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Gillette invites citizens to contribute their voice to long term-development plans

A mural at Gillette's downtown 3rd Street Plaza.
(Will Walkey/Wyoming Public Media)
A mural at Gillette's downtown 3rd Street Plaza.

The City of Gillette has a lot planned for the next few years, and the local government is asking residents for guidance. An online survey will be available for residents of Gillette until November 15, and City Councilor Heidi Gross says they want to hear the direction the community wants to grow.

“We are in the middle of conducting a comprehensive land use project right now, and we have the City of Gillette that has not done that for quite a few years. So we want to update that. And there's a lot that goes into that,” said Gross.

In response to population growth and a changing economy, the city of Gillette is working with Kendig Keast Collaborative, a consultancy group specializing in city planning that will work with Gillette and the newly formed Citizens Advisory Council to outline a vision of the future.

The survey comes after a recent goal-setting session held by the city council, according to Gross. The purpose of the session is to bring city administrators and the public up to speed on more near-term projects. Some of those are ongoing investments like street maintenance and pothole repair. Others are larger in scope, like the repairing of a wastewater treatment plant, replacing aging infrastructure like the Gurley overpass and improving the local baseball fields. The city council is also interested in addressing homelessness through affordable housing.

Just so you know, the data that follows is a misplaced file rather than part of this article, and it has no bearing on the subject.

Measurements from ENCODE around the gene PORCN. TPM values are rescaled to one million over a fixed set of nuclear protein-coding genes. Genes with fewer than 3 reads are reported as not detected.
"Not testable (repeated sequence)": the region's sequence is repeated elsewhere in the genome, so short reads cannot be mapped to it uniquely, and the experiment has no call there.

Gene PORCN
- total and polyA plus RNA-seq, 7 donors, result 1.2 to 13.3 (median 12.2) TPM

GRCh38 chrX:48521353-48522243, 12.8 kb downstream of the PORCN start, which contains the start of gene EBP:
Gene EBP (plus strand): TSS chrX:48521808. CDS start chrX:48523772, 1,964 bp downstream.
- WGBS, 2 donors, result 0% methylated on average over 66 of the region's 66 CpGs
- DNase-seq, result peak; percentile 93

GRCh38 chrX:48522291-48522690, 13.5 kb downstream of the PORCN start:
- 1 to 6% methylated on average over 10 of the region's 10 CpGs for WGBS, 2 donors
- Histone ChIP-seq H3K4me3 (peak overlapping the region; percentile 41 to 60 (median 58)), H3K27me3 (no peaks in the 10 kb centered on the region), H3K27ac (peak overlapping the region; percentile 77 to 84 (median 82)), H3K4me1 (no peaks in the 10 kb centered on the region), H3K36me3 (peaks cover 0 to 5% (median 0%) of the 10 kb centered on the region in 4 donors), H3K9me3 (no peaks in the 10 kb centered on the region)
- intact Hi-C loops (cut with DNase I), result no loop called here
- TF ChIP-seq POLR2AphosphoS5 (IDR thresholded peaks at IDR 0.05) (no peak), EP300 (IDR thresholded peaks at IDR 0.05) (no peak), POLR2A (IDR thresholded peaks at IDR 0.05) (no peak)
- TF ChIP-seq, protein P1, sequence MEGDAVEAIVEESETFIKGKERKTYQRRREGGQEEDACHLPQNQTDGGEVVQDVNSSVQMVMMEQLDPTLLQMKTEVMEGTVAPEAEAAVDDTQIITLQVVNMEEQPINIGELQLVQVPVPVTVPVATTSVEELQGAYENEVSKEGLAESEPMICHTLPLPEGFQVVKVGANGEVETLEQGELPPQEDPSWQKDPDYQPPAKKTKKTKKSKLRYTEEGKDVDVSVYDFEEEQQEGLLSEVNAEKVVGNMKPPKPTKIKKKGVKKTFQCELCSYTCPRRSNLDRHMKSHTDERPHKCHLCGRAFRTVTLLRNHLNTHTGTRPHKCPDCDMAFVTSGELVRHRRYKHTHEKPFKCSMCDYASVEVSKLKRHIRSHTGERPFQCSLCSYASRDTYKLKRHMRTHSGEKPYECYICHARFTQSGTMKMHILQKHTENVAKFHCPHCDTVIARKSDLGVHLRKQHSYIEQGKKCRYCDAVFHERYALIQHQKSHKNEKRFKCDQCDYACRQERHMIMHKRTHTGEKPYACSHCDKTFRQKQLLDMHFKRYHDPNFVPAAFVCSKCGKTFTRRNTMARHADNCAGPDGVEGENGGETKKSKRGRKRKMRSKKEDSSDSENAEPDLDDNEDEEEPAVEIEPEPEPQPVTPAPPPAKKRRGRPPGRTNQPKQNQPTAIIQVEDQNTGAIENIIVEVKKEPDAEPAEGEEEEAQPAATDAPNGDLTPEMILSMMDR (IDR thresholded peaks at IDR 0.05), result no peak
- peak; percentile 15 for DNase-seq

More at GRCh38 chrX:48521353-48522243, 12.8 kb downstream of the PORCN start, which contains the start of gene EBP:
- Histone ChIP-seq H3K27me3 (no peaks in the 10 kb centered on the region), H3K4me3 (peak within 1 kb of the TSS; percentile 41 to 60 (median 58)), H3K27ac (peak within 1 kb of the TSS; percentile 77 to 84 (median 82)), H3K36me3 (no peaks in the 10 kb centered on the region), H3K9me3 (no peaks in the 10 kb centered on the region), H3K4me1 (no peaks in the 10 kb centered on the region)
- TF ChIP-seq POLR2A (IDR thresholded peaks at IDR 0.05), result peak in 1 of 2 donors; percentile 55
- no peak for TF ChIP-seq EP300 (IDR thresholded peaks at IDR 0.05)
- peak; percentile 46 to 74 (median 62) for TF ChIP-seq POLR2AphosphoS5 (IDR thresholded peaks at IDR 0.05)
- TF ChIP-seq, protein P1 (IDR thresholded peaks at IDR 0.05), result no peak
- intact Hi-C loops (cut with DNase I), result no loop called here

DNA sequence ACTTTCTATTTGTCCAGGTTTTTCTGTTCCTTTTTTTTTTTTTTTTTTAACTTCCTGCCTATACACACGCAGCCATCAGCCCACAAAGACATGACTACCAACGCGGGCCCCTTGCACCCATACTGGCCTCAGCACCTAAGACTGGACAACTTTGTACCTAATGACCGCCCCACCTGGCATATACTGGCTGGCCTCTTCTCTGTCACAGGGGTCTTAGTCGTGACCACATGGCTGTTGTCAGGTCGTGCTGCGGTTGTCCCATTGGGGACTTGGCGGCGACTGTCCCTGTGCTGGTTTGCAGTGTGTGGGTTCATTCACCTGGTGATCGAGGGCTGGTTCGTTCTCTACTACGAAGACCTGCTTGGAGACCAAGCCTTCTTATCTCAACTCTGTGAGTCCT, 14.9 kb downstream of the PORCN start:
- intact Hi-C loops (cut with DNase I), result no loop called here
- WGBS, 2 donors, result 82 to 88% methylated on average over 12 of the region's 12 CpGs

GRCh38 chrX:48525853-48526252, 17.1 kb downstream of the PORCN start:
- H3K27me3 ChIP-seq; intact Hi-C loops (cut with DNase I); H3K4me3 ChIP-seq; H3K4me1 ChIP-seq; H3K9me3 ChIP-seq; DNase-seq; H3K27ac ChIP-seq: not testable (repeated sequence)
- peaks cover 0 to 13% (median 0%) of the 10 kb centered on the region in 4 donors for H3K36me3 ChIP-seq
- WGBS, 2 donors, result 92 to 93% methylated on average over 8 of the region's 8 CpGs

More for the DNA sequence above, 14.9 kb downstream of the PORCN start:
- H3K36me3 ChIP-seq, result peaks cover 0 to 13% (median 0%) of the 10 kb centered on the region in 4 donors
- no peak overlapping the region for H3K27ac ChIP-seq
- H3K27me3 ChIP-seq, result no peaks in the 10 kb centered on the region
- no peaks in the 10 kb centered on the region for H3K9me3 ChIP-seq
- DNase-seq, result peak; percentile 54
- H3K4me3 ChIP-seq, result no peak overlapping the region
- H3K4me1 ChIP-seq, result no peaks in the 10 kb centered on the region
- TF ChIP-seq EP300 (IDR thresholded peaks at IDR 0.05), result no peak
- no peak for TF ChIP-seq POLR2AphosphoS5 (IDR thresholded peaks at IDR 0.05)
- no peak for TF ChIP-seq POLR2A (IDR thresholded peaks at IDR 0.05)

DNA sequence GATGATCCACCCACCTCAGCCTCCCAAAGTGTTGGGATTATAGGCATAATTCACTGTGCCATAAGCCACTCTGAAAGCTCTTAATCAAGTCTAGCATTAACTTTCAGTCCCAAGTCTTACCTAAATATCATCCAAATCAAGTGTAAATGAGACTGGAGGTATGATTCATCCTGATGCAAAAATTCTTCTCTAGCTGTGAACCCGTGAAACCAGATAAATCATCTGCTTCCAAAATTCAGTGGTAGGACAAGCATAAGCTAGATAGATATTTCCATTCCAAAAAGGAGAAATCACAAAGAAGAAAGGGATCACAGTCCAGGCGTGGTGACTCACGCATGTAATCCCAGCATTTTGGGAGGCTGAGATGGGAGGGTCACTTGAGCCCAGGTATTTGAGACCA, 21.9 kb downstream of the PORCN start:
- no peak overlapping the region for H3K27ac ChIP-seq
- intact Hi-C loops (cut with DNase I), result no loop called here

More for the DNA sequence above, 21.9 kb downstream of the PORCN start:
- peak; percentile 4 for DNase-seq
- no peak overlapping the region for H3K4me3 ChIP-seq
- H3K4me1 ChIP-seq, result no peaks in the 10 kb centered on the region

“We'll be working on multiple items, all at one time. They're all things that we want to accomplish, and hopefully, we'll be able to get most of them accomplished fairly soon” said Gross.

The city council encourages members of the community to take the survey and participate in the future of their town.

“The more information and the more feedback we get from our citizens, that just helps inform our decisions that we make on city council and we are there to represent all of the citizens of Gillette so everybody's opinion matters.” said Gross.

Jordan Uplinger was born in NJ but has traveled since 2013 for academic study and work in Oklahoma, Ohio, and Pennsylvania. He gained experience in a multitude of areas, including general aviation, video editing, and political science. In 2021, Jordan's travels brought him to find work with the Wyoming Conservation Corps as a member of Americorps. After a season with WCC, Jordan continued his Americorps service with the local non-profit, Feeding Laramie Valley. His deep interest in the national discourse on class, identity, American politics and the state of material conditions globally has led him to his current internship with Wyoming Public Radio and NPR.
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